It’s the month of scary stuff. So between the scary costumes in stores or the Halloween specials on tv, or even just the amount of money Americans spend on candy in October (9.1 billion), you may be done with scary stuff. But this week, I’m giving you the 6 scariest things to say about kids ministry.
1. We don’t do background checks.
The first step in ministering to kids is caring for kids and that means insuring their safety. Such care is taken into kids environments and their safety but when that same care isn’t taken into who is allowed to work with the kids, it’s definitely scary. Reference checks and background checks are an absolute for kids ministry.
2. They need to be learning not having fun.
For some reason some people think these are mutually exclusive when in actuality for kids they almost always need to go hand in hand. Kids learn through play and when you’re teaching the most important thing to them, you should take fun seriously.
3. It’s Babysitting
If a church refers to children’s ministry as baby sitting- run the other way. My mom used to run a daycare and she always joked that she never sat on a baby. Her point was she did so much more than just watch them, she taught them, used curriculum, created crafts, etc. Relegating that hard work down to “babysitting” is unfair. The message of the church is so important, hard work should go into making it accessible for a kid, it’s definitely not babysitting. If it truly is, most likely they aren’t proud of the work they put into it.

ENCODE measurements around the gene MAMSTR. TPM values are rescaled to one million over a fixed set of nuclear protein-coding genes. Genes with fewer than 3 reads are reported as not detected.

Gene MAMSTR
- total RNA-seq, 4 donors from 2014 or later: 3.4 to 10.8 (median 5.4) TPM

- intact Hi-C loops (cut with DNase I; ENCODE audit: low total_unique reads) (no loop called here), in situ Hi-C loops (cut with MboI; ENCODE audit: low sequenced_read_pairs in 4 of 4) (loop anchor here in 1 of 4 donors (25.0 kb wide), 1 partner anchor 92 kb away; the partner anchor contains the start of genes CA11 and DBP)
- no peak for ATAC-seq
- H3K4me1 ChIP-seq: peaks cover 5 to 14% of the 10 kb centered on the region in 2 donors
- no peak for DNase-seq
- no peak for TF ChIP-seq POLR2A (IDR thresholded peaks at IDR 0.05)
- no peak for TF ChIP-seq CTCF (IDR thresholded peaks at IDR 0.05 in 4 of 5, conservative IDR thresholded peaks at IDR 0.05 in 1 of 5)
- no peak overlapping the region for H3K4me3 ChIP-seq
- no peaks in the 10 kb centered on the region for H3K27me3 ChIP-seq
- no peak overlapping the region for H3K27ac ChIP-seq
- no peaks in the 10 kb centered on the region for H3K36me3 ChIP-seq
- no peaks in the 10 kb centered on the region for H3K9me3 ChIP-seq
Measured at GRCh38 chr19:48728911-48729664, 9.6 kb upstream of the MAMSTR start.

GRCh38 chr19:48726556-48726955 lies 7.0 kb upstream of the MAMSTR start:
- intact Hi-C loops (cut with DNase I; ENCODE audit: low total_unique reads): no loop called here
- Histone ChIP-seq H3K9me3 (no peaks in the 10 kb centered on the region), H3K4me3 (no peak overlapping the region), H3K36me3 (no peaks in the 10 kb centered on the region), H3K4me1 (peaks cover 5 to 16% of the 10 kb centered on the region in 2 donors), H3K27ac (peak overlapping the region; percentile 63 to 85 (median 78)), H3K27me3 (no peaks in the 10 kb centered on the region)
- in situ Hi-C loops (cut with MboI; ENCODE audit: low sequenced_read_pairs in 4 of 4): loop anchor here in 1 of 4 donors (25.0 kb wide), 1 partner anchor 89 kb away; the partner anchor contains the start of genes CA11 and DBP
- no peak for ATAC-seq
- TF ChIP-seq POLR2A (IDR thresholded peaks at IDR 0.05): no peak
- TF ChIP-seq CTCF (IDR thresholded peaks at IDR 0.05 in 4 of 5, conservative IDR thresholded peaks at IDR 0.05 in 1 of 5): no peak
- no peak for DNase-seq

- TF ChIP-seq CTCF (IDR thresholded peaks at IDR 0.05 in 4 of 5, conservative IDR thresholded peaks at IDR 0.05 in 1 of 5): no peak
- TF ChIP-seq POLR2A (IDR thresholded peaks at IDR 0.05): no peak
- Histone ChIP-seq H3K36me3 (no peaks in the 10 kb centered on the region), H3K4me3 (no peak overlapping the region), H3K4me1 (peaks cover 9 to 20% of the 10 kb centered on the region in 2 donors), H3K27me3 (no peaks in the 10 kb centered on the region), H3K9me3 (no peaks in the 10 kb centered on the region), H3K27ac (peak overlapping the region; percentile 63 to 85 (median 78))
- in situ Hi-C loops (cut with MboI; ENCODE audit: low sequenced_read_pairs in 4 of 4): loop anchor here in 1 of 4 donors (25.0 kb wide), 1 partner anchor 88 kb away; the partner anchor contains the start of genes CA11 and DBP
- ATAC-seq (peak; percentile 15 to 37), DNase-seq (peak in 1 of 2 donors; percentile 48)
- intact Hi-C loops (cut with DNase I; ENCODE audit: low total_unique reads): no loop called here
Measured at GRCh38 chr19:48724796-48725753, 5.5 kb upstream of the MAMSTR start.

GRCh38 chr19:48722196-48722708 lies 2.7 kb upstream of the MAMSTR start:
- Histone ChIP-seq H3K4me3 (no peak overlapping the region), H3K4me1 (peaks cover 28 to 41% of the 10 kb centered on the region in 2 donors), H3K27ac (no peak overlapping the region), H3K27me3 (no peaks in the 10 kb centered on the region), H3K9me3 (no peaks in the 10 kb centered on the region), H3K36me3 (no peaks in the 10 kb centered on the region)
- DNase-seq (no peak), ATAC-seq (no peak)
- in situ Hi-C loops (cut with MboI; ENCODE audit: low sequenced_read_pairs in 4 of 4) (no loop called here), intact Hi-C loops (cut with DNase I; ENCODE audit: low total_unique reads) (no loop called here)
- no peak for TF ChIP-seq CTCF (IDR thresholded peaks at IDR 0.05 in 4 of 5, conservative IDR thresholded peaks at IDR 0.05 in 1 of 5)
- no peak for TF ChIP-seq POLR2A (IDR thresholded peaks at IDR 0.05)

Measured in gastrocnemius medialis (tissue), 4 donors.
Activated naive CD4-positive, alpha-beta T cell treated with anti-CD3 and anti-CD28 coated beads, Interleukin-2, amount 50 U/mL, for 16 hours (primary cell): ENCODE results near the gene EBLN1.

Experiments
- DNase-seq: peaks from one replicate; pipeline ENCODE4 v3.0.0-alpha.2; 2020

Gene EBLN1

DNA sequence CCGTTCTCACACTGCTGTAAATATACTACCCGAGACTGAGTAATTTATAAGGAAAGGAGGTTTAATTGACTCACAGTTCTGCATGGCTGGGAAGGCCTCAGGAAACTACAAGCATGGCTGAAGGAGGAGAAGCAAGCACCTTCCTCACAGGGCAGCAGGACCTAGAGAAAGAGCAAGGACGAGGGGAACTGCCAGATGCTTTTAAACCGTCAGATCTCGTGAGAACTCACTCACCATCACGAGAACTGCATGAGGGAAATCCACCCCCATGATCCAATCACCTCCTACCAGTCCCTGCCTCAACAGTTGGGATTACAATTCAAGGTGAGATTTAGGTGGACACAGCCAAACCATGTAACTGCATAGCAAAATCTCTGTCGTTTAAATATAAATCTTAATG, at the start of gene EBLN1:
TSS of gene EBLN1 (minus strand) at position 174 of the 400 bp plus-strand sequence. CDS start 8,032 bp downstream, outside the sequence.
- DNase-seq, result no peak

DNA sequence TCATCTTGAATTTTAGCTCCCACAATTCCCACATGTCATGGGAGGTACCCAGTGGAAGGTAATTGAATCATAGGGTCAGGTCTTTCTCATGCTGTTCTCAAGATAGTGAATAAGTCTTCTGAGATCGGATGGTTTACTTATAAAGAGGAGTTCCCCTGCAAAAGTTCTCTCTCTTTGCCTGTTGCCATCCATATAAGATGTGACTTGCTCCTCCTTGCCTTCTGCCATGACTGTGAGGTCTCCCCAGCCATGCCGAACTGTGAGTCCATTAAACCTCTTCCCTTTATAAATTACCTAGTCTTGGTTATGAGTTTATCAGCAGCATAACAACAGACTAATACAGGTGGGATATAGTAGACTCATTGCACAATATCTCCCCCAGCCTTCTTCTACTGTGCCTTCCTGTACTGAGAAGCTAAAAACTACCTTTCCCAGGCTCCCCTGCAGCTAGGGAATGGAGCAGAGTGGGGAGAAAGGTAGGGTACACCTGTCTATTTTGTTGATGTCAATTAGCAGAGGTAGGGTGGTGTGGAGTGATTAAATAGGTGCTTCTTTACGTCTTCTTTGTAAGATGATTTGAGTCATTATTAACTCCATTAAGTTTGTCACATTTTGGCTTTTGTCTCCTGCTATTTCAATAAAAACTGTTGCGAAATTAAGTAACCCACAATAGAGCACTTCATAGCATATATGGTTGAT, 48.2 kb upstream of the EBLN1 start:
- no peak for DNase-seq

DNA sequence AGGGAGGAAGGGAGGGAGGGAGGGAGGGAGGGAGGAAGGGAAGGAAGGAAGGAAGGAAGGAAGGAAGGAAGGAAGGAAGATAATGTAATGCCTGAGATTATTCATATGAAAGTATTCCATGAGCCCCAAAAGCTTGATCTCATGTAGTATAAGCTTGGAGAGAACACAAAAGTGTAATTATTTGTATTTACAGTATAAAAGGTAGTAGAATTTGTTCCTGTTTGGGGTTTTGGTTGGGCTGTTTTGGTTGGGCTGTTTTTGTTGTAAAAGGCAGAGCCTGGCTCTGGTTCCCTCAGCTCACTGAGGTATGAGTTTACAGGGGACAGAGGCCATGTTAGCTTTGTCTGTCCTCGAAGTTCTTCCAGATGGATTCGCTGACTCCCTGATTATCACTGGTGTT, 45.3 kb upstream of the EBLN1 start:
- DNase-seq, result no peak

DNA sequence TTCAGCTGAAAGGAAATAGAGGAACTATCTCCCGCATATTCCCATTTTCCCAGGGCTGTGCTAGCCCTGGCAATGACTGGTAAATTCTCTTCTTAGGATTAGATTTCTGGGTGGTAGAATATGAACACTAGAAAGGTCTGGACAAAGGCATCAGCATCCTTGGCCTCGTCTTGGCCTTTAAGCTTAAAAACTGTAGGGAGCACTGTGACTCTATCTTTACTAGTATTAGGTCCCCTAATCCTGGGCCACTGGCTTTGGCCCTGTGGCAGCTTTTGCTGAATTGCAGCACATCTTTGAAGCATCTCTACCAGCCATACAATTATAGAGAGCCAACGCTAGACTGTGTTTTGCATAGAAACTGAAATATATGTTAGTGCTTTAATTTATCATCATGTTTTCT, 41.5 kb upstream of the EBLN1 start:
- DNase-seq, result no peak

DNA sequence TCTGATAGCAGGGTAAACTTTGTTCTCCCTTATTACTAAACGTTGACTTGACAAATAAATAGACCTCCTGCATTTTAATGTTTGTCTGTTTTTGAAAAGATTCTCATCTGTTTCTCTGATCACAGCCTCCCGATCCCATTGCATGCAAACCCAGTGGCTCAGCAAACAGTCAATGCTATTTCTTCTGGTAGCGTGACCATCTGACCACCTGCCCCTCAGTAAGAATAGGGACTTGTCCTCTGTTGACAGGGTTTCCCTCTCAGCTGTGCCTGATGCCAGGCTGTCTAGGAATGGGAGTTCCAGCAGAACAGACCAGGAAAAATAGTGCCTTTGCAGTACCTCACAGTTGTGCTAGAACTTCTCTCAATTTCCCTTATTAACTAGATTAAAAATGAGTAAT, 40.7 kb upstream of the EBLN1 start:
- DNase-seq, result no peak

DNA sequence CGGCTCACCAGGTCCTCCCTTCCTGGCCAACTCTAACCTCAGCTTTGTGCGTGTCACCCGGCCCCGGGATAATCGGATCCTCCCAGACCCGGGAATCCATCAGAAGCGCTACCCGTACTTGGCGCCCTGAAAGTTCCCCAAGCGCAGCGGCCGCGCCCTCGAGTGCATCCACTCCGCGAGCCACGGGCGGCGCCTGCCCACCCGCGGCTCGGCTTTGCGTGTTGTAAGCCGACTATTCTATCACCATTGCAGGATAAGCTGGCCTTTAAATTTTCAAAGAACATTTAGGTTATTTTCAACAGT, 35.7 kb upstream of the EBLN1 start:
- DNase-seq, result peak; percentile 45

This phrase drives me crazy and I often hear it more from people in kids ministry than outside of it. Usually it sounds like this: “I’m JUST in kids ministry.”
As if the work they do isn’t as important since it’s for kids. Remember the body of Christ image Paul painted? Here’s the truth, kids ministry is a chance for God to work through your church to win the heart of the next generation. Don’t cut off the arm or leg of the church with a “just”.
5. It’s not Pastor led.
I don’t mean that your senior pastor needs to volunteer in the 3 year old room. But the point is that support for kids ministry, first-class support, comes when the senior pastor supports kids ministry, in word, in deed, and in budget.
6. Every position in kids ministry is voluntary.
I have the privilege to work at a church and get paid for it. Not every church is able to do that. I totally understand that and every church has their own set of circumstances, so I’m not pretending to be able to cast a blanket statement and have it apply the same to everyone. But here’s the truth. If every time a paid position becomes available, it’s filled by another ministry, yet “kids come first” is a church catchphrase, there’s a dichotomy at play there. When every kids position is voluntary that means that the budget money simply isn’t matching the mouth. If kids come first, someone should be consumed by it. That’s hard to do on a voluntary basis.